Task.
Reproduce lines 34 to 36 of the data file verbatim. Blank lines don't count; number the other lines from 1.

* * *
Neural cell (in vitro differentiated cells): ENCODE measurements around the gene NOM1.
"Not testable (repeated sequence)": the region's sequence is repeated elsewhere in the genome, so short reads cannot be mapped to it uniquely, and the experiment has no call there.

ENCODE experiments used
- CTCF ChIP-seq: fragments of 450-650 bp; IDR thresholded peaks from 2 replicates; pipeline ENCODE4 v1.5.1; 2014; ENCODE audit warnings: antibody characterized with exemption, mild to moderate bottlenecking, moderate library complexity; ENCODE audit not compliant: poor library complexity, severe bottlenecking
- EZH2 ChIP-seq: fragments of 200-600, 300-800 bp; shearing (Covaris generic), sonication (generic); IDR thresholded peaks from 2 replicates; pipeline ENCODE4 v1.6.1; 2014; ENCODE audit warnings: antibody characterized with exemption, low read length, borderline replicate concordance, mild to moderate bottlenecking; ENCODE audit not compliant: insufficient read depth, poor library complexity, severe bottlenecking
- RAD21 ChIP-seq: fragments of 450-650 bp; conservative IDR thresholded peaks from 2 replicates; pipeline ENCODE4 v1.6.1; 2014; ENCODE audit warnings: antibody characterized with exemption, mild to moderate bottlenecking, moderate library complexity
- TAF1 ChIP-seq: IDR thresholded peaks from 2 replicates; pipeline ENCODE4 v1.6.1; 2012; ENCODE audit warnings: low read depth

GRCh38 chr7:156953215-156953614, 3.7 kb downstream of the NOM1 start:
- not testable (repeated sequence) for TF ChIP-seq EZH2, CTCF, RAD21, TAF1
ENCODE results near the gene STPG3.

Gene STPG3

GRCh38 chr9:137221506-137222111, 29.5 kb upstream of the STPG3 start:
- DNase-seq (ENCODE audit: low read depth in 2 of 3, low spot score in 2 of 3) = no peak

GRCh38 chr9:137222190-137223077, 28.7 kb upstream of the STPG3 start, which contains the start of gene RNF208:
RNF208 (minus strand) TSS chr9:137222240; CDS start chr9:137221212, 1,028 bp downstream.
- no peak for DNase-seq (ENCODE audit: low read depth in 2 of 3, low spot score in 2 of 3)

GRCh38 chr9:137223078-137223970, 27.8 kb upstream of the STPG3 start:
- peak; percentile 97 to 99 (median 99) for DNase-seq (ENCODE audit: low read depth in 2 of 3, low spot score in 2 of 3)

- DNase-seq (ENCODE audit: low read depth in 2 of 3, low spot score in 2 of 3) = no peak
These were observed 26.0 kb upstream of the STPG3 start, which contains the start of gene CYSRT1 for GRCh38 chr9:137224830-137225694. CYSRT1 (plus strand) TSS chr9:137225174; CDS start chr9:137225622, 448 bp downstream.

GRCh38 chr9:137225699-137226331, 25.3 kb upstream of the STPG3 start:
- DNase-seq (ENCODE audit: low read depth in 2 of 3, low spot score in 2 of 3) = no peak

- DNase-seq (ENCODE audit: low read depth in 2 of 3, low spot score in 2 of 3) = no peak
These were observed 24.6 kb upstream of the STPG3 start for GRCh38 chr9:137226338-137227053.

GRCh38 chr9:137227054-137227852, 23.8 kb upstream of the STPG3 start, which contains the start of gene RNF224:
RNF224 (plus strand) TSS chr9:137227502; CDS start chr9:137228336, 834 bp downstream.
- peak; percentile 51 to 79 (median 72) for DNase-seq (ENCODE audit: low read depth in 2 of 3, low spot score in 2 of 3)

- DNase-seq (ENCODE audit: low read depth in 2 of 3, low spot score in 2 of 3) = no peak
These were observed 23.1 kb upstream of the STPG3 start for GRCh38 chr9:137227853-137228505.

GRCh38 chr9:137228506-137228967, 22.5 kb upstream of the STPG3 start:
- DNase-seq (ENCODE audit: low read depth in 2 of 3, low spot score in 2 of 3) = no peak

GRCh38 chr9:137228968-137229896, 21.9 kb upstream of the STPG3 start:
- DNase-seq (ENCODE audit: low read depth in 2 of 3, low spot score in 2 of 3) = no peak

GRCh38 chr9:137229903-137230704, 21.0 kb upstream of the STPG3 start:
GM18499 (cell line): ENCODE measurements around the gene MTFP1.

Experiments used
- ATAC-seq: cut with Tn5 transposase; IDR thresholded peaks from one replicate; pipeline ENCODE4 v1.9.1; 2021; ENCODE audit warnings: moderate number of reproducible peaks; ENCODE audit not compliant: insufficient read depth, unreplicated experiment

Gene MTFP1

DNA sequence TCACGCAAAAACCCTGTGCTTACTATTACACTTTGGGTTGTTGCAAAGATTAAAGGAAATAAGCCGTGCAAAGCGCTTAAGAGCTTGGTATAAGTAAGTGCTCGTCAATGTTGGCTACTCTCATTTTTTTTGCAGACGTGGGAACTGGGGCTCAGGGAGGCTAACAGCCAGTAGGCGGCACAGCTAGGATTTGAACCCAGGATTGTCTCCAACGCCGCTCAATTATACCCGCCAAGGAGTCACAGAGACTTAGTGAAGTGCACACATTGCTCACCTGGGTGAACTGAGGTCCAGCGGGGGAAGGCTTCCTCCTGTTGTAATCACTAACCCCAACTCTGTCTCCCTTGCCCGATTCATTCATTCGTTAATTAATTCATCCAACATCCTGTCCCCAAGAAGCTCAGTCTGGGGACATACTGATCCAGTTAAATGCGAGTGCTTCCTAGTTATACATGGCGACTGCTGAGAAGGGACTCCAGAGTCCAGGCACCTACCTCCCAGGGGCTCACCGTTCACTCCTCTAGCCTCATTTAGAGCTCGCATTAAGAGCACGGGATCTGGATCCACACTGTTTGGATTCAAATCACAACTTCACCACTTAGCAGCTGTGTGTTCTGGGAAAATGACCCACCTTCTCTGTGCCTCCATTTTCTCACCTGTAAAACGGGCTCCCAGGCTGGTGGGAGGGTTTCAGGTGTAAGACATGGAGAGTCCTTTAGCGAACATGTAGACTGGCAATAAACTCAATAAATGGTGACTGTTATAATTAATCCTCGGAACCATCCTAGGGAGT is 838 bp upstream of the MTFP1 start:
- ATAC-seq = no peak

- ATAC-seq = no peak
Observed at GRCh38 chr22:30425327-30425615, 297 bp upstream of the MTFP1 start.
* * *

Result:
GRCh38 chr9:137229903-137230704, 21.0 kb upstream of the STPG3 start:
GM18499 (cell line): ENCODE measurements around the gene MTFP1.

Experiments used